In this, our fifth installment of the Motion to Suppress, we set out the initial part of our Arguments of the motion. Thereafter, we will add two more installments, where we give you the first eight of the 16 particular points raised in the Motion.



The burden of justifying a warrantless search, seizure, arrest or detention falls upon the prosecution. People v. Williams (1999) 20 Cal. 4th 119; Wilder v. Superior Court (l979) 92 Cal. App.3rd 90. Williams says, at page 136:

Consistent with section 1538.5, subdivision (a)(2), we hold that when defendants move to suppress evidence, they must set forth the factual and legal bases for the motion, but they satisfy that obligation, at least in the first instance, by making a prima facie showing that the police acted without a warrant. The prosecution then has the burden of proving some justification for the warrantless search or seizure, after which, defendants can respond by pointing out any inadequacies in that justification. [Emphasis added.] Wilder, supra, 92 Cal. App.3 at pp. 96-97.

The defendant’s only burden is to show, by competent evidence presented or stipulation entered into at the hearing, that the search or seizure occurred without a search or arrest warrant, that the evidence sought to be suppressed is a fruit of that act. If the People object to the defendant’s standing to complain of the illegal act, the defendant then must present evidence at the hearing of a reasonable expectation of privacy in the area searched and/or the items seized. (In re Lance W. (1985) 37 Cal. 3rd 873; People v. Root (1985) 172 Cal. App.3rd 774, 182; Rakas v. Illinois (1978) 439 U.S. 128. The defendant has the burden of raising the issue, which is generally satisfied, in the first instance, if defendants simply assert the absence of a warrant and make prima facie showing to support that assertion. (Williams, supra). The prosecution then responds, and its response shall include points and authorities concerning justification for the seizure and may include affidavits or declarations on any material issue of fact raised by the defendant’s affidavits or declarations.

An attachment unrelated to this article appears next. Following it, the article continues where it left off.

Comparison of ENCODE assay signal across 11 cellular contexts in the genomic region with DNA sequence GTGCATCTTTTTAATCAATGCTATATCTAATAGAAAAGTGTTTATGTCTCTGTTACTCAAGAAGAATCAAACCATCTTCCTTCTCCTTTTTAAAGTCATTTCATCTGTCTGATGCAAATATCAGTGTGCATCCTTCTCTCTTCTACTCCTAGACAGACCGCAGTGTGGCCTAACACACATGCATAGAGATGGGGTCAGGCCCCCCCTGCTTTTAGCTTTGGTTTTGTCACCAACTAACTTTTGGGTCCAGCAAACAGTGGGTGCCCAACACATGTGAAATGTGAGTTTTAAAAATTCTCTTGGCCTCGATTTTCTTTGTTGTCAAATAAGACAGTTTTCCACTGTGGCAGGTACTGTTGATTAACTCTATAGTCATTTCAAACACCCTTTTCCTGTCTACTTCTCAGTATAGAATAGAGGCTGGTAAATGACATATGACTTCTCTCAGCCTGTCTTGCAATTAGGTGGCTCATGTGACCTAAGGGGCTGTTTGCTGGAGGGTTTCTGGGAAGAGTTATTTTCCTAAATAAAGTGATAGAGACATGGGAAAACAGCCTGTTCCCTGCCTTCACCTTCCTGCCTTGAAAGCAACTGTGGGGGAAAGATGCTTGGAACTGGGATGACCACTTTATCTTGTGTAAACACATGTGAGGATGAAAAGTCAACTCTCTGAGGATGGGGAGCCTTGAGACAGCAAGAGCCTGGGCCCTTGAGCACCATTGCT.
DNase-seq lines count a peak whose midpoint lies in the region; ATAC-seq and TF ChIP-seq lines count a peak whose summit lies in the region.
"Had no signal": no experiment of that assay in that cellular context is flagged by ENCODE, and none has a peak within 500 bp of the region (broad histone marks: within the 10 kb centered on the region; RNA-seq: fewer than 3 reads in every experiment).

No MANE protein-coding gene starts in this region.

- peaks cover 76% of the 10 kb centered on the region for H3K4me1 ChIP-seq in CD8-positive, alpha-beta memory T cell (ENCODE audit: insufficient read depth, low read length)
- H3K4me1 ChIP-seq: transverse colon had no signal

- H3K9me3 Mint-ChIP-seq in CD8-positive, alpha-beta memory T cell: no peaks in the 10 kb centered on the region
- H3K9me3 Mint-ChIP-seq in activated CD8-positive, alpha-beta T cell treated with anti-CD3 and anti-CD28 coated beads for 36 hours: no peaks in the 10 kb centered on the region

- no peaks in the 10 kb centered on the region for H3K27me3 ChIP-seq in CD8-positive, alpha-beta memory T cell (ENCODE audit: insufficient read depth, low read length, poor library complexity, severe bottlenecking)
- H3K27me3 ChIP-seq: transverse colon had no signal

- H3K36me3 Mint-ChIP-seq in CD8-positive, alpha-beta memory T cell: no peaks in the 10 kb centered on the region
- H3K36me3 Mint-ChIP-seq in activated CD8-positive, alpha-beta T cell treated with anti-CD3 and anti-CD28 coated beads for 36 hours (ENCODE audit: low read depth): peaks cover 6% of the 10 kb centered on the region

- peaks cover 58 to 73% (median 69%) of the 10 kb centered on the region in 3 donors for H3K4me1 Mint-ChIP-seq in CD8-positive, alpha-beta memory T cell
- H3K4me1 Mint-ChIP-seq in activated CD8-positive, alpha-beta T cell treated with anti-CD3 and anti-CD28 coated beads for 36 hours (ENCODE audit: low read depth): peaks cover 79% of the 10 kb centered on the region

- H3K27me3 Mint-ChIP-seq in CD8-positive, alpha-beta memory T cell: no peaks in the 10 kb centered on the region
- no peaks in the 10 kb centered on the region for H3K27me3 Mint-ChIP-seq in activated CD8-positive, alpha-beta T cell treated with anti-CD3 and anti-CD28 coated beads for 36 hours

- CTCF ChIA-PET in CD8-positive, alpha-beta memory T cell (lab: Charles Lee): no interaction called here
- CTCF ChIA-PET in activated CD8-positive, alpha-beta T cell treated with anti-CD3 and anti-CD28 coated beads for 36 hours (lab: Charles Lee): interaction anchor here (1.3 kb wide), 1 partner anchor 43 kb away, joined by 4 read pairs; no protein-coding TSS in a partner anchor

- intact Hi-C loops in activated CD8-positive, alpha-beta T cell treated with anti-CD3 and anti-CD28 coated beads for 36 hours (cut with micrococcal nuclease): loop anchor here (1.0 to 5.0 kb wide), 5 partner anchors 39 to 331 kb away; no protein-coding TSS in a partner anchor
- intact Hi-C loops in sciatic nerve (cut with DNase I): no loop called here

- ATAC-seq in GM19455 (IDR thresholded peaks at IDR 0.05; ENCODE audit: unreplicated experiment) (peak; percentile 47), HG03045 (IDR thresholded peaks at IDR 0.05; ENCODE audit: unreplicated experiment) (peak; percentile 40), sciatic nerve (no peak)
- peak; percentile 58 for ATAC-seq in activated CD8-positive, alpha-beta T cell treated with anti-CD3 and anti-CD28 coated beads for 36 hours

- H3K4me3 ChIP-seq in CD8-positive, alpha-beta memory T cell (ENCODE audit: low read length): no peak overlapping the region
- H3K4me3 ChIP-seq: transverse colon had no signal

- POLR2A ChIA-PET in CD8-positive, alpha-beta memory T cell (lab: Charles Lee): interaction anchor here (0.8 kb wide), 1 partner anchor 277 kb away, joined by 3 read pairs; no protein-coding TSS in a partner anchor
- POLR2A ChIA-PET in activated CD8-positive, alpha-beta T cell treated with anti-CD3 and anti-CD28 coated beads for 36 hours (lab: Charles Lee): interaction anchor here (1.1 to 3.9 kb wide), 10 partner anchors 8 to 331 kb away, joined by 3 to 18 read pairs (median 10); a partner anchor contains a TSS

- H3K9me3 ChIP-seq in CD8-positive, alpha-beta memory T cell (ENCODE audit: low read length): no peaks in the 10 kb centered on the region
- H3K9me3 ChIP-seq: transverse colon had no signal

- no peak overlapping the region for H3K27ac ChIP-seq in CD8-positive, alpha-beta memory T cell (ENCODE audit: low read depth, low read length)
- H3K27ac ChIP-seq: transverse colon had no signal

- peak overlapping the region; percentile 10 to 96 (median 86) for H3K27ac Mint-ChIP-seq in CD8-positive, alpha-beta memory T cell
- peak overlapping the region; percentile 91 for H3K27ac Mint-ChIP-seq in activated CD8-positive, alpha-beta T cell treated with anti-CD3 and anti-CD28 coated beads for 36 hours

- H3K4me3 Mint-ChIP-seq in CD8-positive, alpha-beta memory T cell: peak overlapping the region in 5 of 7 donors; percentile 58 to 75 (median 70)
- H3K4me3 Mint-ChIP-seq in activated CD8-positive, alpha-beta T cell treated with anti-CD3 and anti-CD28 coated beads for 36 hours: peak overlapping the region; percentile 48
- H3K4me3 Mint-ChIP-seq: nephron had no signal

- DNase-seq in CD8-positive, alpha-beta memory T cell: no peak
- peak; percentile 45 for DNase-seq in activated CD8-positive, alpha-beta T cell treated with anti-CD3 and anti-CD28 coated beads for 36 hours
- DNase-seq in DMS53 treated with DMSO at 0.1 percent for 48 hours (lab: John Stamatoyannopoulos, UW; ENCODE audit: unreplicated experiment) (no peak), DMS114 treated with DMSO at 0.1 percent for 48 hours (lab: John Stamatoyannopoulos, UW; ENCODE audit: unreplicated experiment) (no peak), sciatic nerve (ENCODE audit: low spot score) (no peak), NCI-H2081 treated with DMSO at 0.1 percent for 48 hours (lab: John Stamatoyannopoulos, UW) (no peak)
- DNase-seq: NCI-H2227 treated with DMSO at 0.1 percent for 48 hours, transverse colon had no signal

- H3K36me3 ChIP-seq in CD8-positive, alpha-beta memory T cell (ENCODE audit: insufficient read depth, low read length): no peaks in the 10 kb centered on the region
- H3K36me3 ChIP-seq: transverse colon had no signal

In the present case, the defendant has averred and is prepared to prove at the hearing on this motion that the police acted without benefit of arrest or search warrant, and that certain fruits were obtained as a result of that warrantless act. In addition, if challenged, Mr. Smith is prepared to prove that a reasonable expectation of privacy existed in the items seized and/or the area searched at the time of the search. By this motion, the defendant states the grounds upon which the challenge is made. At that point, the burden will then shift to the prosecution to justify the warrantless act.


A defendant may challenge the propriety of a search or seizure which violates the defendant’s own reasonable expectations of privacy in the area searched or the item seized. Rakas v. Illinois (1978) 439 U.S. 128, 99 S.Ct. 421.

B(1). There were insufficient facts to support a community caretaker exception. (

The stop/contact in the present case cannot be justified as a “community caretaker” exception because the facts of this case have not been, and cannot be sufficiently articulated, to invoke that legal doctrine. (See People v. Madrid, (2008) 168 Cal. App. 4th 1050, which adopted the four- factor test announced in Wright v. State, (Tex.Crim.App. 1999) 7 S.W.3rd 148, a test the facts of this case could never support.) Significantly, the Madrid court determined that a staggering, sweating passenger able to walk 50 feet before getting into a car did not trigger the subject exception. (See also Trejo v. State, (2011)76 So. 3rd 684.) Additionally, there are the following unpublished decisions for the court to review for guidance, (though they are not here cited as authority. Certainly the cases they rely upon are citable authority): Peoplev. Vizcarra, 2010 Cal. App. Unpub. LEXIS 3008; [Citation excluded]. People v. Oivares 2009 Cal. App. Unpub. LEXIS 7893; People v. Spratt, 2011 Cal. App. Unpub. LEXIS 4786: community caretaking justification requires specific, articulable facts indicating the need for” ‘swift action to prevent imminent danger to life or serious damage to property ….’ [21 Cal.4th 473] [Citation.]”; People v. Duncan (1986)42 Cal.3d 91, 97; People v. Morton, (2003) 114 Cal App.4th 1039.)